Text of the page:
Containership charter rates may have peaked

   A rapid rise in the cost of chartering containerships is “probably over” but is expected “to remain close to their current levels over the remainder of the year,” according to the London-based consulting firm Drewry.
   Drewry said it believed the container shipping industry “will only break even at best in 2018,” having previously expected carriers to turn in a collective operating profit of approximately $7 billion.
    “Response by carriers to weak profitability will be pivotal to future charter market direction,” said Drewry in the most recent edition of its Container Insight Weekly.
   Harper Petersen, a shipbroker based in Hamburg, Germany, tracks the cost of chartering a mix of nine different containerships ranging in size from 700 TEUs to 8,500 TEUs.
   Using those figures it has developed a weekly containership chartering index it calls the “Harpex” that began a two-year rise from a low of 314 in mid-2016, fluctuated between about 435 and 535 in 2017, then took off early this year to reach a high of 678 in June.
    In recent weeks, the daily rate for chartering containerships has fallen slightly, with the Harpex pegged at 652 on July 13. That reflects daily containership charter rates ranging from $5,400 per day for a 700-TEU ship to $19,000 per day for an 8,500-TEU ship.
   Drewry said the recent decline came as “carriers reacted to the red ink by suspending a number of services, releasing some ships back to the open market.”
   Still, Drewry noted charter rates remain significantly higher than a year ago — they were about 50 percent higher in the first quarter of this year than in 2017 and continued to rise in the second quarter of this year.
   Drewry has cautioned that “financial losses being incurred by ocean carriers should be a concern to independent owners. The risk of default on a charter contract rises when your customers are in the red. While we do not envision a repeat of Hanjin Shipping’s bankruptcy, prolonged losses do raise the chances of carriers off-hiring chartered ships upon contract expiry.”
   Those words of caution come even as investors have been pouring money into the business of owning containerships and chartering them to liner companies.
   • Earlier this year, Fairfax Financial Holdings Ltd. in two announcement said it had agreed to invest $1 billion in Seaspan Corp. Fairfax CEO Prem Watsa, whose financial acumen has caused some to dub him a “Canadian Warren Buffett,” said in May that as “the global containership industry continues to consolidate, we believe owner-operators like Seaspan, with financially sound balance sheets, will have excellent growth prospects.”
   • MPC Containerships, which focuses on feeder containerships, was formed in April 2017 and has assembled a fleet of 68 feeder containerships between 1,000 TEUs and 3,000 TEUs.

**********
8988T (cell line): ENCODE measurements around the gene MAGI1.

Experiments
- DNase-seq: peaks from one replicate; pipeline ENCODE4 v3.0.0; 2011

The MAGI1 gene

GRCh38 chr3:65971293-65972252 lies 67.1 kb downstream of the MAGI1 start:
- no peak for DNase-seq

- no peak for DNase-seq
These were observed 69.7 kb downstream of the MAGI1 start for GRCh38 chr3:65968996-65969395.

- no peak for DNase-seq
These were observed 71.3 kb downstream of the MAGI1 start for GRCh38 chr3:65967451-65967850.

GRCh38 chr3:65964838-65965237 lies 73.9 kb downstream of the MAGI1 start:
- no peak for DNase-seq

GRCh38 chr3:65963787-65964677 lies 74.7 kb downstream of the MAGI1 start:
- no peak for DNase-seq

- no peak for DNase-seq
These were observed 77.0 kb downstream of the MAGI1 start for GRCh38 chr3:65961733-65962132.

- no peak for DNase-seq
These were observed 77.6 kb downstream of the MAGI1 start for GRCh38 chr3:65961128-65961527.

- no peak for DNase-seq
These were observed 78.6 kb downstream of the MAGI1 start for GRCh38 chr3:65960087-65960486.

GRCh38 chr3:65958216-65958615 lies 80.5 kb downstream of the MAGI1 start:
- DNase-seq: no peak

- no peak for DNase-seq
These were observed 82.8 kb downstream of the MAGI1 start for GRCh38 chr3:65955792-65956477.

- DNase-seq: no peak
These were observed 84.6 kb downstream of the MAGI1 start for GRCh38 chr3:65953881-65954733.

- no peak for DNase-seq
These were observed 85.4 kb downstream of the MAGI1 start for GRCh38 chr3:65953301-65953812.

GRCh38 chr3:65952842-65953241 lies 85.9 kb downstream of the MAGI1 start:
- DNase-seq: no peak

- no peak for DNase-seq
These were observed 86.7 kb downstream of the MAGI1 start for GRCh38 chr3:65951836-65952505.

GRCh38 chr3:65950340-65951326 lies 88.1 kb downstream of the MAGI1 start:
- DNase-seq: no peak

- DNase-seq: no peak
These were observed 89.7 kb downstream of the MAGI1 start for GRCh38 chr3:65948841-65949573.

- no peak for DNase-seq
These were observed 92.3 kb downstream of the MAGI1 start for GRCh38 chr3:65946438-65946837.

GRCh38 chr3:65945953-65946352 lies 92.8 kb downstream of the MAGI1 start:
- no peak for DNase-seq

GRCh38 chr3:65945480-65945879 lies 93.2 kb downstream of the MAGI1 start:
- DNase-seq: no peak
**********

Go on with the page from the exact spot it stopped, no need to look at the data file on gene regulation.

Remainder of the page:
• The Navios group of companies, based in Monaco, last year created a separate public company, Navios Maritime Containers, that specializes in containership chartering. In June it announced the acquisition of five additional ships and an option on four more, which will grow its fleet to 30 ships.
   • Costamare Inc., an Athens, Greece-based independent containership owner, last week announced it had ordered five new 12,690-TEU containerships that will be chartered to Yang Ming. The ships will be built by Jiangsu Yangzijiang Shipbuilding Group in China and delivered between the second quarter of 2020 and second quarter of 2021. Yang Ming is also chartering five 11,000-TEU ships from Shoei Kisen Kaisha, the shipowning arm of Japan’s Imabari Shipbuilding.
   Drewry said that as of last week there were approximately 2,450 ships owned by non-operating owners. That amounts to 9.6 million TEU capacity or about 44 percent of the world containership fleet.
   It noted that carriers vary widely in how much of their fleet they charter. MSC, for example, charters nearly 400 ships with 1.8 million TEU capacity, or about 57 percent of its capacity. Zim charters 72 percent of its capacity and Yang Ming 64 percent of its capacity. In contrast, PIL charters seven ships or 6 percent of its fleet.
   “Having a large charter composition is not necessarily a bad thing,” said Drewry. “Some carriers simply prefer the flexibility to dip in and out of trades when it suits them, whilst also avoiding the initial capital outlay of purchasing ships. However, having a greater dependency on hired ships to operate services does mean that those lines are more exposed when charter rates increase, depending on the rates and fixture periods agreed.
   “In our view, the future direction of the charter market is heavily tied to carriers’ response to being unprofitable,” said Drewry. “While service suspensions are a clear risk to future charter rates as carriers, particularly those with a higher proportion of chartered units, they will inevitably jettison hired tonnage first, another potential response in the form of slow steaming, as proposed by MSC, could elevate charter prices. Slowing ships will help to reduce fuel consumption, but it will require additional units to be added to services to maintain weekly frequencies and will therefore increase demand for chartered tonnage.”